I've spent quite a lot of time ruminating over the notion of eating meat. Like a cow chewing its cud, I have tried to carefully digest what I've gleaned from reading Fast Food Nation, Omnivore's Dilemma, In Defense of Food, Eating Animals and Food Matters, and watching Supersize Me and the incredibly eye-widening Food Inc. At the very least, I think I can say I'm a conscious eater. I'm not going to delve into the horrifying truth of how government and industry conspired to convince us that we all need to have a big slab of (corn-fed) meat at the center of most of our meals on a daily basis, I'm just going to say that we should all be eating a great deal less of the stuff -- for our own sake and that of the planet. But a recent article in Vanity Fair, where fluffy blonde wellness "guru" Kathy Freston (Tom Freston's wife, so she can't be far from her own show on Oprah's new network) convinces a die-hard British carnivore to turn vegan really raised my hackles because of its facile presentation of this very complex issue.
After seeing images of cows being dragged to slaughter, and then watching her father die from a "tennis-ball-sized" brain tumor she assumes is the result of a meat-based diet, Freston is now eating at Candle 79 and wearing Stella McCartney pleather shoes. I suppose this vegangelism is the inevitable backlash to the recent mania for meat (especially pork), but it seems like further evidence of the yo-yo dieting that is among the many unhealthy habits bringing this country to its dimpled and diabetic knees.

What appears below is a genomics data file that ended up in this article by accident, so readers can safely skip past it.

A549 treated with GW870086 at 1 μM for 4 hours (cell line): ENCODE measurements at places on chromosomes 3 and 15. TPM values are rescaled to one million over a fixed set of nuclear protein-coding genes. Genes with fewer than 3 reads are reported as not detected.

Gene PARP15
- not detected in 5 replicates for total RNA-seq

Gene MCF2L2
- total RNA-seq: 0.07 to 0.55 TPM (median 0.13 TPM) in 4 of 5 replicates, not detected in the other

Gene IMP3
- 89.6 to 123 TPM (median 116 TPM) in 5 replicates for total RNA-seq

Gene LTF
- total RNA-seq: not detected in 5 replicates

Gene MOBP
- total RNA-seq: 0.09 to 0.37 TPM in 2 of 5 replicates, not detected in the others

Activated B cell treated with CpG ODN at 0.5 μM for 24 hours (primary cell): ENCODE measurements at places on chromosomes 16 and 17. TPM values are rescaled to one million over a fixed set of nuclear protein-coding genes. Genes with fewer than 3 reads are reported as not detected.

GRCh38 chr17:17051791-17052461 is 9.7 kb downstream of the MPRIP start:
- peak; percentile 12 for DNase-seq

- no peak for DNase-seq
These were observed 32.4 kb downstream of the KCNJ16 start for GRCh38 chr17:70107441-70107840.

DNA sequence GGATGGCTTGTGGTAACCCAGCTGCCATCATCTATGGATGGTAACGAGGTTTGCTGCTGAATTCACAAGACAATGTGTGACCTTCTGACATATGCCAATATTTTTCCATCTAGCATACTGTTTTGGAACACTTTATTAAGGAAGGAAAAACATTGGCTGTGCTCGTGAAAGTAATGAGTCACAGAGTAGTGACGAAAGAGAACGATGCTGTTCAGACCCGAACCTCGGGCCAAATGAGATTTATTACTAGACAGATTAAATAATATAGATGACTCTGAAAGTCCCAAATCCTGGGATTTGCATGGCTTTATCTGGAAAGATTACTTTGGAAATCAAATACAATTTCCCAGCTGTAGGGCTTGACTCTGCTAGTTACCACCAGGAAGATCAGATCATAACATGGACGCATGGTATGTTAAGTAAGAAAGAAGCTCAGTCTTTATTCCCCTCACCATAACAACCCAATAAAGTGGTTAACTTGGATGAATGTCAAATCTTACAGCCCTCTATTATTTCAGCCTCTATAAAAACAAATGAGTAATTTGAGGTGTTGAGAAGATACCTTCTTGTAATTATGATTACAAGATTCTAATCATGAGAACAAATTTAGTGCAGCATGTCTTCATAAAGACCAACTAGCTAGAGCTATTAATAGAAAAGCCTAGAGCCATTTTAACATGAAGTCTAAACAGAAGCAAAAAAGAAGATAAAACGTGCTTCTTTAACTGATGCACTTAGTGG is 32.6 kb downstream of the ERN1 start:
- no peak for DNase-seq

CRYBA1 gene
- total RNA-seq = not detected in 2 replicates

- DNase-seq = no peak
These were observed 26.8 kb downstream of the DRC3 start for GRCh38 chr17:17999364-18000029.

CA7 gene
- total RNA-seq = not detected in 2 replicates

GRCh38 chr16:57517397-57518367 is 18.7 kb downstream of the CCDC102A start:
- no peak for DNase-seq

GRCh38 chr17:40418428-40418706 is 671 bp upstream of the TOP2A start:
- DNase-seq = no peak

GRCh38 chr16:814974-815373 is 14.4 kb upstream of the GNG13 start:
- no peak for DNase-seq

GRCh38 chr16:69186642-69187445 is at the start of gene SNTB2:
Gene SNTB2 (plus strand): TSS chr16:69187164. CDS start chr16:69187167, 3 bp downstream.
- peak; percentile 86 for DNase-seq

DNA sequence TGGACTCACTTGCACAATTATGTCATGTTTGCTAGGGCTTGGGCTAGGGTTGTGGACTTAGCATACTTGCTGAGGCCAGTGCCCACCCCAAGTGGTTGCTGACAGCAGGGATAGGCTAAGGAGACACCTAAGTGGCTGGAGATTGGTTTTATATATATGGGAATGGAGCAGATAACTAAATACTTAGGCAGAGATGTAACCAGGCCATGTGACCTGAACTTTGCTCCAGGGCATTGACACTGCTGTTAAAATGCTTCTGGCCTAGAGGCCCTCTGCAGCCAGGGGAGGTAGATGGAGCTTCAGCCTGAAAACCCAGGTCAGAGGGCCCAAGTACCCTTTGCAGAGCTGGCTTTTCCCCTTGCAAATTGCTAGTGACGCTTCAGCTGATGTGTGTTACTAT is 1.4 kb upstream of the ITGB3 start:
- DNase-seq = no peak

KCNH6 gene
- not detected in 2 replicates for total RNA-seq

I admit, it's tough to know where to turn for "the truth." And if local, humanely-raised meat and poultry are not available to you -- either logistically or financially -- I can see how eating no meat at all might be a reasonable solution. I eat meat once or twice a week at most, often preferring to use it as a supporting player to vegetable stars, and what I buy comes only from small local farms. But it was discovering Hugh Fearnley-Whittingstall's seminal must-read, The River Cottage Meat Book, that gave me a fascinating new perspective on this whole question of To Meat Or Not To Meat.
Hugh is a food writer and TV personality in the UK, and the author of the River Cottage series (great books, all of them). His habit of picking up roadkill and "eating the hedgerows" (grazing from the bounty of the wild English countryside) earned him the nickname of Hugh Fearlessly-Eatsitall. On his next series, TV Dinners, he famously used a human placenta to whip up a pâté that he served to the baby's family and friends. Admittedly a bit hardcore, and yet you can see that this is a man who fully respects the cycle of life.
It's important to bear in the mind that this discussion stems from the assumption that the current state of industrial farming is intolerable, and that a return to more traditional pasturing is essential. This means that the animals we raise for meat must be allowed their dignity -- to eat what is natural to them, to grow at a normal pace and to roam as they like. And it means that we, as their caretakers, are responsible for helping them to live and die as free from stress and pain as possible.